“Now, every time I walk in the Y, I see people of all ages enjoying themselves,” he said. “The impact of that facility is so great.”
By working with community groups and creating a partnership where the Y could lease the property from the county, the project came to completion, he said.
Brown also is proud of the work he’s done to diversify the local economy.
“My dad worked the shipyards,” he said. “But Kitsap County has grown to the point that the Navy isn’t the only employer and industry. And that’s the way it needs to be. We need the private sector jobs so that we are not so dependent on the Navy.”
Working with the Kitsap Economic Development Alliance (KEDA), Brown said Kitsap County is attracting aerospace and defense employment. He said as the executive director of the Puget Sound Regional Council, he will continue that work to bring those jobs to Kitsap County.
John Powers, executive director of the Kitsap Economic Development Alliance, said Brown’s work in support of economic development has been “stellar.”
“Since I arrived in Kitsap in the fall of 2011, I have known Josh to be well informed and very involved in economic development matters in Kitsap, and throughout the Central Puget Sound Region in his (former)role as chair of the Puget Sound Regional Council,” Powers said.
“He very much understands government’s role in economic development and the value of strong public-private economic development partnerships such as the Kitsap Economic Development Alliance.”
Powers said although Brown was not a member of KEDA’s board, he met with him on a regular basis to brief him on the work and gain his perspective on local and regional matters.
“I also attended the KRCC board meetings on a regular basis and witnessed first-hand Josh’s collaborative leadership style as chair of the council and his appreciation for the contributions the council makes to Kitsap’s intra-governmental collaboration on economic development matters.”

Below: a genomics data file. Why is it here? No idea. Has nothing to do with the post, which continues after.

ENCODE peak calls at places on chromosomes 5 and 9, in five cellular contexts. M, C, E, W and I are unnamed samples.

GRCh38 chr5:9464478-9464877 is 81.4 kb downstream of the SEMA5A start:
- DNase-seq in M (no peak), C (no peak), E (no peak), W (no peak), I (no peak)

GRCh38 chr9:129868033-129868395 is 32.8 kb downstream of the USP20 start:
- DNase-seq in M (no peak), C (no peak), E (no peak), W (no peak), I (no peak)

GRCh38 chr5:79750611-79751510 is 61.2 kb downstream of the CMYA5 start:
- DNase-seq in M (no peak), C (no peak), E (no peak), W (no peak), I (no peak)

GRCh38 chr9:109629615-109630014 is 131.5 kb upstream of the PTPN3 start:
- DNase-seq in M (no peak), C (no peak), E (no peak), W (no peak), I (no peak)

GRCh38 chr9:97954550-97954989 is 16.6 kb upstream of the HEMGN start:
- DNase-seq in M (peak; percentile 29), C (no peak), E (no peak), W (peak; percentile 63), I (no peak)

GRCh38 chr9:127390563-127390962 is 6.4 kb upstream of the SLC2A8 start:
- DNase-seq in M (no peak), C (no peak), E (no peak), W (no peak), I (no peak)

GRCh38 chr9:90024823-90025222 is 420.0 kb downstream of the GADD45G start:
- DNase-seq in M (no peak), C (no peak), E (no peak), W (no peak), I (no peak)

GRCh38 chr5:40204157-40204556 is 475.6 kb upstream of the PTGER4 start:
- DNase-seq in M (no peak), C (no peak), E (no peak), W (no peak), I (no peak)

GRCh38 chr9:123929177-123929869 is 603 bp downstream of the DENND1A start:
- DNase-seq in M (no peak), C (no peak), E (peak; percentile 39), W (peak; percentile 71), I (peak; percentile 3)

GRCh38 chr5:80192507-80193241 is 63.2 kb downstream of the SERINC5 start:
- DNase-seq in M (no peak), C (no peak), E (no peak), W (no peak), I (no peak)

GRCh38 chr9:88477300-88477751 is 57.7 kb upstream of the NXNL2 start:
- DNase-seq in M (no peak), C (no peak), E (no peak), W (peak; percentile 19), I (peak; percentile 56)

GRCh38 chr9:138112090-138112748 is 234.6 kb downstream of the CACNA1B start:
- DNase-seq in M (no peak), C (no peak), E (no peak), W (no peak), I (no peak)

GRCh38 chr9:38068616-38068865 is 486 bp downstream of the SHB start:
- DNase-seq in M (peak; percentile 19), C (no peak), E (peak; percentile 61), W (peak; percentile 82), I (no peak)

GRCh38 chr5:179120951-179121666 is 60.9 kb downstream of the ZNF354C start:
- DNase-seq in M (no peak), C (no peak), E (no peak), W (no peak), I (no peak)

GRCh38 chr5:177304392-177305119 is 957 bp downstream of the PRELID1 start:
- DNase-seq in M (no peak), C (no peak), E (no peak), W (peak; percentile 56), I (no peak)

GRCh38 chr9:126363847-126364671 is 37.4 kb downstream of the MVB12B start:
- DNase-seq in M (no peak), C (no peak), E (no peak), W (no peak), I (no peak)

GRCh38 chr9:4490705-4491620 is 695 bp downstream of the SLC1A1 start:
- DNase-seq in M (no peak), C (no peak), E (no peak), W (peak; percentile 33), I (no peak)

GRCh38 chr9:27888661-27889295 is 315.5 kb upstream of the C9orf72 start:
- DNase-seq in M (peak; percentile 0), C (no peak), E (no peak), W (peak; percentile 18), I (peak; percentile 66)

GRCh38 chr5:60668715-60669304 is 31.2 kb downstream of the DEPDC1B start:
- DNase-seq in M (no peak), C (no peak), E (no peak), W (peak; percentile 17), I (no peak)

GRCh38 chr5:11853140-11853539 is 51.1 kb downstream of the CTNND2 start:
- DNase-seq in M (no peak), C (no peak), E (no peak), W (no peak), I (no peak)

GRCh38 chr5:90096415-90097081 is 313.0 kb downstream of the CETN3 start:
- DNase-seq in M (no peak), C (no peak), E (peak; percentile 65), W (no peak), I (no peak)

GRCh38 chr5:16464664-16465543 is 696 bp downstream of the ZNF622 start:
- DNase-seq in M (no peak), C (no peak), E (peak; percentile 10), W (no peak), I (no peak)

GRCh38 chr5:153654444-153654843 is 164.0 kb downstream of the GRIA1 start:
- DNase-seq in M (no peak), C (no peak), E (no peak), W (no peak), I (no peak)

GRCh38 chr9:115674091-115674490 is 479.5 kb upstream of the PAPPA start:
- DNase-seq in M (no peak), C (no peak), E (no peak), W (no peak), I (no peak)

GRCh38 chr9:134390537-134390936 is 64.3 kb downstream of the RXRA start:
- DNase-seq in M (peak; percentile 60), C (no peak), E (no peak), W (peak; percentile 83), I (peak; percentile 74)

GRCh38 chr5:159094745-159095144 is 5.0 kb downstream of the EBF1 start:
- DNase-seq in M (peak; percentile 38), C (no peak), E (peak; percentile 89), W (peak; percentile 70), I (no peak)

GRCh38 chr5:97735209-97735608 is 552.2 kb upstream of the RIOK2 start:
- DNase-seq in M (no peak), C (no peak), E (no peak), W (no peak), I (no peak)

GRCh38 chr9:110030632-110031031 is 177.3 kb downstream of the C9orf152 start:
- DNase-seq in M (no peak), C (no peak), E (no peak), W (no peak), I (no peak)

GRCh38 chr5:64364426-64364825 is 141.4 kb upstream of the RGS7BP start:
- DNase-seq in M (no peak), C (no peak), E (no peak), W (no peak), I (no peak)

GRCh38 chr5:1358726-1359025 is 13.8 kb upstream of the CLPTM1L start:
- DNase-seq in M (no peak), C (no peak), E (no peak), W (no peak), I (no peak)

Another project that Brown mentioned as a highlight of his time in office was that his efforts to work out a deal so that the county could take ownership of the Rolling Hills Golf Course.
“We bought it, but we didn’t pay anything for it,” he said. “We worked out a deal where the county leases it back to the employees for 20 years, and the lease payments go to support the Meals on Wheels program throughout the county.”
Meals on wheels was a charitable project that the former golf course owner Don Rasmussen supported, Brown said. And after the 20 years, the golf course will provide a “nest egg” for the county’s parks and recreation department.
While Brown won’t be living in Kitsap County, he’ll be back. His parents live here and he’ll be working for the elected officials in Kitsap County that serve on the Puget Sound Regional Council.
“I’ll have bosses here and I have lots of family and friends here,” he said. “And I’ll always be a North Kitsap Viking.”
There will be a public farewell for Brown at 2 p.m. Dec. 10 at the Kitsap County Administrative Building in Port Orchard, prior to a commission meeting.